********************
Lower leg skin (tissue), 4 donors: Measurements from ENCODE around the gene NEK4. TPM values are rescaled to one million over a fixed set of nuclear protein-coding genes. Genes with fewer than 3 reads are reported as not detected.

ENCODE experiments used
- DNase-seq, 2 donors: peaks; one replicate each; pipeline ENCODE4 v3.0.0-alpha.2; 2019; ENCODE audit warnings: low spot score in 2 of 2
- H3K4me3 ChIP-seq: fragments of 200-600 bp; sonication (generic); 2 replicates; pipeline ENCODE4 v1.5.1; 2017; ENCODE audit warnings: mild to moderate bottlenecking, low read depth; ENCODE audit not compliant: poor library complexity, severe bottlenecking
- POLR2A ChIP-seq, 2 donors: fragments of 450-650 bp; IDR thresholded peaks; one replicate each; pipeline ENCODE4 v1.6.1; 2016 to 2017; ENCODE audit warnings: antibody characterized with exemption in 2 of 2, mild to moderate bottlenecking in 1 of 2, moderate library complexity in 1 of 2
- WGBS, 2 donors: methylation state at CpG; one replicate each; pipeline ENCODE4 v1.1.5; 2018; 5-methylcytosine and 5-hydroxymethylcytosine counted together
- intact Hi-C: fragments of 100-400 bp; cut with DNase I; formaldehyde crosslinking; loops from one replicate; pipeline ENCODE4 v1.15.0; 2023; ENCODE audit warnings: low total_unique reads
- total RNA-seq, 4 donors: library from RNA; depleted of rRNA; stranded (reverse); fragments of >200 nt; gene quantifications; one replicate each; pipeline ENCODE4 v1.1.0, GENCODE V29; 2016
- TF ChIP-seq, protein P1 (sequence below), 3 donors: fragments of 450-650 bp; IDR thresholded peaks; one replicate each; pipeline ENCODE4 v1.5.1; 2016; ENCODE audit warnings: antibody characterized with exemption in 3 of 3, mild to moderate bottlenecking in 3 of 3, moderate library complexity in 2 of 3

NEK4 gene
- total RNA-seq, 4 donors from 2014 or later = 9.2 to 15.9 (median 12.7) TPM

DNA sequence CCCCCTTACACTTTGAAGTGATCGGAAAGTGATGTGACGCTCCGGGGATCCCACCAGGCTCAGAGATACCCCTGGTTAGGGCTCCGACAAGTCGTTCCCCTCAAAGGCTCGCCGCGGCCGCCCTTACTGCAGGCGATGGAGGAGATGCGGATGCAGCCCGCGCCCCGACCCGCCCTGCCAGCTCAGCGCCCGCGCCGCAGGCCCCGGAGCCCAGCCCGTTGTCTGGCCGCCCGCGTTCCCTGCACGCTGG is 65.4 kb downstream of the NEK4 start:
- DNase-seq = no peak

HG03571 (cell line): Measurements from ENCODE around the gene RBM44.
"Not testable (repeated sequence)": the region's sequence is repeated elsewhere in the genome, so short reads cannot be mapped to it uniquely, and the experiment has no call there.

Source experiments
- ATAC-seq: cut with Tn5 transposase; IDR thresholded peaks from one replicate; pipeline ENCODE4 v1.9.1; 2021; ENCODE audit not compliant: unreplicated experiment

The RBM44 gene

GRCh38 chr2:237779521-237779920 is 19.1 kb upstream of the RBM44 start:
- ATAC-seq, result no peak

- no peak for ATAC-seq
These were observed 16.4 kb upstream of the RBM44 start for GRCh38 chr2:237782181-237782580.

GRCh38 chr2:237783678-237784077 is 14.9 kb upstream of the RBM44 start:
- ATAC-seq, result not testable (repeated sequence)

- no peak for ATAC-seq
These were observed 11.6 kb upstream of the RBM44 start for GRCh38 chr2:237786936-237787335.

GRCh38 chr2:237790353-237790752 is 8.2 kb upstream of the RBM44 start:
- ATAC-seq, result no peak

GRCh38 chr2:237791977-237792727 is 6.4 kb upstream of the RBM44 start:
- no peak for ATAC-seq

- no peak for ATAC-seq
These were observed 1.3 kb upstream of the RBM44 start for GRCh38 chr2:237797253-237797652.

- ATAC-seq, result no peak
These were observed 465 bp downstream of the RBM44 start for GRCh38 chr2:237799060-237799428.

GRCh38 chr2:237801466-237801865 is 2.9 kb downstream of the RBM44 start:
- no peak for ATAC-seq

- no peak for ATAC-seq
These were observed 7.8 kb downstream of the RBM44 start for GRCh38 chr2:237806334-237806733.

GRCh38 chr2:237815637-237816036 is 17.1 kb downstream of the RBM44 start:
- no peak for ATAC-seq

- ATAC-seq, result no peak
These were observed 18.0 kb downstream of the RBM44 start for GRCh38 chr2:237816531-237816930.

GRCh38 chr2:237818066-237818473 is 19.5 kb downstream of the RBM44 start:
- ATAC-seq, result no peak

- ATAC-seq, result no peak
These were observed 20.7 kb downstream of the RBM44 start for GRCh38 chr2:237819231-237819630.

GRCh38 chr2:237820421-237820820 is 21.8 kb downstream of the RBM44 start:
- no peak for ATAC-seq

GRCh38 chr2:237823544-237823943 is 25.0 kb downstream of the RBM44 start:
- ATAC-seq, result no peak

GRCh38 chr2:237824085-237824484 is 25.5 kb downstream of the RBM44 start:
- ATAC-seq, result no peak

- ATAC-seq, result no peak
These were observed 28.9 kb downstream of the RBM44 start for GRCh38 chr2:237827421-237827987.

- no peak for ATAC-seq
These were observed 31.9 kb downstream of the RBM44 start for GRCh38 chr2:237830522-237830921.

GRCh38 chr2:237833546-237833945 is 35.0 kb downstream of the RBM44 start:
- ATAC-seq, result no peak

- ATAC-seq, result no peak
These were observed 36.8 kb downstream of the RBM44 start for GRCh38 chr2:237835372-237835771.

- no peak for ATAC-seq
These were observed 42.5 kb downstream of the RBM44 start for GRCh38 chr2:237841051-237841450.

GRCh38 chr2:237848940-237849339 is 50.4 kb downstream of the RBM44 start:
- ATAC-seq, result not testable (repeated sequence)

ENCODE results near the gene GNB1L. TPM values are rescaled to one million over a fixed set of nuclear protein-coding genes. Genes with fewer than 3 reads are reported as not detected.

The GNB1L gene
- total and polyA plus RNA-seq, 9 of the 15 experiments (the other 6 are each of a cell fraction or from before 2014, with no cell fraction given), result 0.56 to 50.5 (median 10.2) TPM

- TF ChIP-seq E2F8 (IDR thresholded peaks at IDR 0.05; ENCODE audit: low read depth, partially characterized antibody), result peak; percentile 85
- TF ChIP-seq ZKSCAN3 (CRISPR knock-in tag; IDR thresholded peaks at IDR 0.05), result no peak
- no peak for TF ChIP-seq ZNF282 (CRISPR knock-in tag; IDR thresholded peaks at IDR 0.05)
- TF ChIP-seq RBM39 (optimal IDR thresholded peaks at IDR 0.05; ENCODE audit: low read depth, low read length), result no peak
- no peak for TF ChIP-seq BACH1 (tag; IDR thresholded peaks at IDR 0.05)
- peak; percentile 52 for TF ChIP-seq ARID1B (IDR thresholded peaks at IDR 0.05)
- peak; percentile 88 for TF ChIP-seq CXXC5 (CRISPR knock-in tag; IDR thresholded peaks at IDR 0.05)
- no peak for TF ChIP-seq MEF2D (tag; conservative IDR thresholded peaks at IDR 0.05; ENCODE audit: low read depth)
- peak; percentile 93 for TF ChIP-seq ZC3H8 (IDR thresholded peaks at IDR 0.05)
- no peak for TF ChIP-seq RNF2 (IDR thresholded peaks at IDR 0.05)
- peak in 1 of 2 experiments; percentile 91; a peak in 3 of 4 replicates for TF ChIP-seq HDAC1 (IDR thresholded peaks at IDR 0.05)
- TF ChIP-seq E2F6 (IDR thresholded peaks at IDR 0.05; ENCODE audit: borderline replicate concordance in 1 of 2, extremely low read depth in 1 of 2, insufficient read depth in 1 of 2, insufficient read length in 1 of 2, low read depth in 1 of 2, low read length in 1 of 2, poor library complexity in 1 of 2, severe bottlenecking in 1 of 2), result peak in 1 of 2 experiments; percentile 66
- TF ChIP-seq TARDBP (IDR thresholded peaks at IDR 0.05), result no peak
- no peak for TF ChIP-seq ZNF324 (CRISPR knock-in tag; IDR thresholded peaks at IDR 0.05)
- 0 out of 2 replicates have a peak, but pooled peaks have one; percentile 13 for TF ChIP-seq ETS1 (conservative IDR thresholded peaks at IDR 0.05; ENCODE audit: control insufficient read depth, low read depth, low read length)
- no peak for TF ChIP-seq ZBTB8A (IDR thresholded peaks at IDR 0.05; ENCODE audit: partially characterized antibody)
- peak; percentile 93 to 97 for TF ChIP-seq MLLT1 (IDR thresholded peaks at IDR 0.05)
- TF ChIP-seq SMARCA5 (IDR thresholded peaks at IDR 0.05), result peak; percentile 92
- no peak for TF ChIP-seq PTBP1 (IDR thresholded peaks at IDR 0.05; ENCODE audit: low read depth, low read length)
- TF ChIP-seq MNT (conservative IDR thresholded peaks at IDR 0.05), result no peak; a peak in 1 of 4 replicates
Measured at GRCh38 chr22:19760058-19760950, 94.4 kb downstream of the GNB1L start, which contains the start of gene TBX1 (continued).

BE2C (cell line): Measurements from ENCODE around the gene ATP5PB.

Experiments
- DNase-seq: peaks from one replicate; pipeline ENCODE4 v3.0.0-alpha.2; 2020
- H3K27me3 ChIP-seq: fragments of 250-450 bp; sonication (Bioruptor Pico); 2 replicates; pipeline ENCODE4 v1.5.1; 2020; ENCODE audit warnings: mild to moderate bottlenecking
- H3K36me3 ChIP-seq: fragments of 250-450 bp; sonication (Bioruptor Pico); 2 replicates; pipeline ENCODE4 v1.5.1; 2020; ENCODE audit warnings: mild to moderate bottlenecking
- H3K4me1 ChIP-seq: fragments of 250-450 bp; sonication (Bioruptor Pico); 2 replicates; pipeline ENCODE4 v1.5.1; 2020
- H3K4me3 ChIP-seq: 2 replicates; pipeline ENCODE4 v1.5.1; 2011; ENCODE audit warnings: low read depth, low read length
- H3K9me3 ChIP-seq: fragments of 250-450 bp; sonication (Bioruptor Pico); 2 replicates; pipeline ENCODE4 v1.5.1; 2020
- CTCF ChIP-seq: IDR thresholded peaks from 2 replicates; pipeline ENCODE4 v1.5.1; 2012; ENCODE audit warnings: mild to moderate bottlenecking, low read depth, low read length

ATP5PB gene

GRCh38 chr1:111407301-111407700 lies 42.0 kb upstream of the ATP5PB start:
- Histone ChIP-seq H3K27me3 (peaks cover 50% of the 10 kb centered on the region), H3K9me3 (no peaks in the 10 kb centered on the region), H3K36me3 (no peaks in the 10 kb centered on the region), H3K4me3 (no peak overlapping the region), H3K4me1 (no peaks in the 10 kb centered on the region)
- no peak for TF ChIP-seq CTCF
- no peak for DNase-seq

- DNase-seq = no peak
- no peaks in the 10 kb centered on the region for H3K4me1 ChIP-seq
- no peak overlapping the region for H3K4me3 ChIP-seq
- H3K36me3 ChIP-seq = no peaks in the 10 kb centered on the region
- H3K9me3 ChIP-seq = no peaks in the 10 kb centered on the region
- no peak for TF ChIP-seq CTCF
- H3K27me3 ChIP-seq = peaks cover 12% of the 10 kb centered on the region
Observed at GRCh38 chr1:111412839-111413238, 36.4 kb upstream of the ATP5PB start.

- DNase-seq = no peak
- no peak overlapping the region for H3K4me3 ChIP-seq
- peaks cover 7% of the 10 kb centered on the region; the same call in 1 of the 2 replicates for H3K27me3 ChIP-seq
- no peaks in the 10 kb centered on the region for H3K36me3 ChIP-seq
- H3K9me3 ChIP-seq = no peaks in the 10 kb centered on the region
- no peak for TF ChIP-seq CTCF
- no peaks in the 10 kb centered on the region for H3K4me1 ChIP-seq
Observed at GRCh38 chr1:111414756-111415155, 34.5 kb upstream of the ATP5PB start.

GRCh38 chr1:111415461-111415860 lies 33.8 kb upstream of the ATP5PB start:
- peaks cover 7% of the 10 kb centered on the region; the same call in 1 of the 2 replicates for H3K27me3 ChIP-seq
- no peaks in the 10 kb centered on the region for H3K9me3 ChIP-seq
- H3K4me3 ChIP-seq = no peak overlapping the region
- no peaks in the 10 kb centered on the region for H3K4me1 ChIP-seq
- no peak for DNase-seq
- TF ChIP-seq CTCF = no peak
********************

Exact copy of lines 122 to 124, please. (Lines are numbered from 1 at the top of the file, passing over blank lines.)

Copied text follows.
- H3K4me3 ChIP-seq = no peak overlapping the region
- no peaks in the 10 kb centered on the region for H3K4me1 ChIP-seq
- no peak for DNase-seq